Escape that Groundhog day feeling by trying out our creative tips on cooking, crafting, ‘camping’, and chucking stuff at Dad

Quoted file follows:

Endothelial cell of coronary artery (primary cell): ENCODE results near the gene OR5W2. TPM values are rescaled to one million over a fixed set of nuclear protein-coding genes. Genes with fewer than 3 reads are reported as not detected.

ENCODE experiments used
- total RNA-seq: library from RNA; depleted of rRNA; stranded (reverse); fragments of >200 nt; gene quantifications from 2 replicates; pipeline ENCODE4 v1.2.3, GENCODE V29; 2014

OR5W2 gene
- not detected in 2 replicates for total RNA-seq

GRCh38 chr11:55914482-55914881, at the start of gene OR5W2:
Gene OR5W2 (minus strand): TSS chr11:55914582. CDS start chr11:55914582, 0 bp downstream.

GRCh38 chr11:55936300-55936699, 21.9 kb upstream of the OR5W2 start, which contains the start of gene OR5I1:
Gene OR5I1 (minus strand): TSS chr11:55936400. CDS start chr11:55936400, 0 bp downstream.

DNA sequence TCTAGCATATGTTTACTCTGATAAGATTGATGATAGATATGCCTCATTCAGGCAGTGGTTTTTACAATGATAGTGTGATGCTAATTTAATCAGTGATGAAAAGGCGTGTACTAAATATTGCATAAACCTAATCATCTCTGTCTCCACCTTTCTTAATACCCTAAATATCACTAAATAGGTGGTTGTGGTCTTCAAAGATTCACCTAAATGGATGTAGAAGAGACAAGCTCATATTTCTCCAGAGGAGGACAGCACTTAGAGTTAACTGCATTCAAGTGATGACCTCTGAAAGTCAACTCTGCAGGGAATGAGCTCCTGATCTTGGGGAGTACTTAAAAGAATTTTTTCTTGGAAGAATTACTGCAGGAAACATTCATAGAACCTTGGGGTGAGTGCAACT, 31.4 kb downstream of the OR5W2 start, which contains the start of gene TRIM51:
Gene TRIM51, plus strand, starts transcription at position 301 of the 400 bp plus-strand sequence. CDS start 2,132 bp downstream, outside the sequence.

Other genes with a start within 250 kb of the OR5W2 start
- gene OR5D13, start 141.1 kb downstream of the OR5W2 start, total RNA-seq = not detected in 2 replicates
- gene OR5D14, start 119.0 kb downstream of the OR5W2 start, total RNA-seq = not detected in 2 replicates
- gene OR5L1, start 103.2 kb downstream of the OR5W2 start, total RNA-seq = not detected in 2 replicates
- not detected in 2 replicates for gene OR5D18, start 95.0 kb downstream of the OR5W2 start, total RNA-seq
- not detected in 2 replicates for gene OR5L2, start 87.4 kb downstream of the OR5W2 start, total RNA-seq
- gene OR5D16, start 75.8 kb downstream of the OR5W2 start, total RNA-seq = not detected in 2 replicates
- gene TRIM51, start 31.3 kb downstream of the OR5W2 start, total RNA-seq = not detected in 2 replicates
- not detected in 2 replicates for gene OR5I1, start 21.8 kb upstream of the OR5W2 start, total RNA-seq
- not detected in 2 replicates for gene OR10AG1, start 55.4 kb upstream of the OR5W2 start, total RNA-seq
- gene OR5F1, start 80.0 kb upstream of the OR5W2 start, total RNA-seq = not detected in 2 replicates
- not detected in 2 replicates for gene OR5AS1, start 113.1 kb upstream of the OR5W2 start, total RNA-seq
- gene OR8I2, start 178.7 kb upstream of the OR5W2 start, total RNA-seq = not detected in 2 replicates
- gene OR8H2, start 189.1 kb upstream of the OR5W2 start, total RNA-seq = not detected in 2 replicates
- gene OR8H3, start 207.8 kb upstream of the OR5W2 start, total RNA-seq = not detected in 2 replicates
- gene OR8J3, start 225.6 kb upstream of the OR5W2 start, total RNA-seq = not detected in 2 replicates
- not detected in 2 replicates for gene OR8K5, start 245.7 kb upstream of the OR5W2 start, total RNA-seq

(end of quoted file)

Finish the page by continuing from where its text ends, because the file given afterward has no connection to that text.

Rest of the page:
Christmas, Easter, Bonfire Night and Halloween – the events that usually punctuate our year – haven’t felt sufficient in the pandemic, so in my family we’ve gone all out for occasions that would usually pass us by. Cultural appropriation maybe, but it has livened up Groundhog Day dinner times. We had a Diwali party in November, taking advice from an Indian friend on how to do it right, and cooked pakoras, wore new(ish) clothes, played games and covered the kitchen with fairy lights. For Burns Night my four-year-old helped make frozen cranachan, we ate haggis, played a bagpipe Spotify playlist and recited poems, including a welcome address penned by my seven-year-old, whose lines included: “I don’t know why but my dad is wearing a skirt …” (In lieu of a kilt, a peach silk number had to suffice.)

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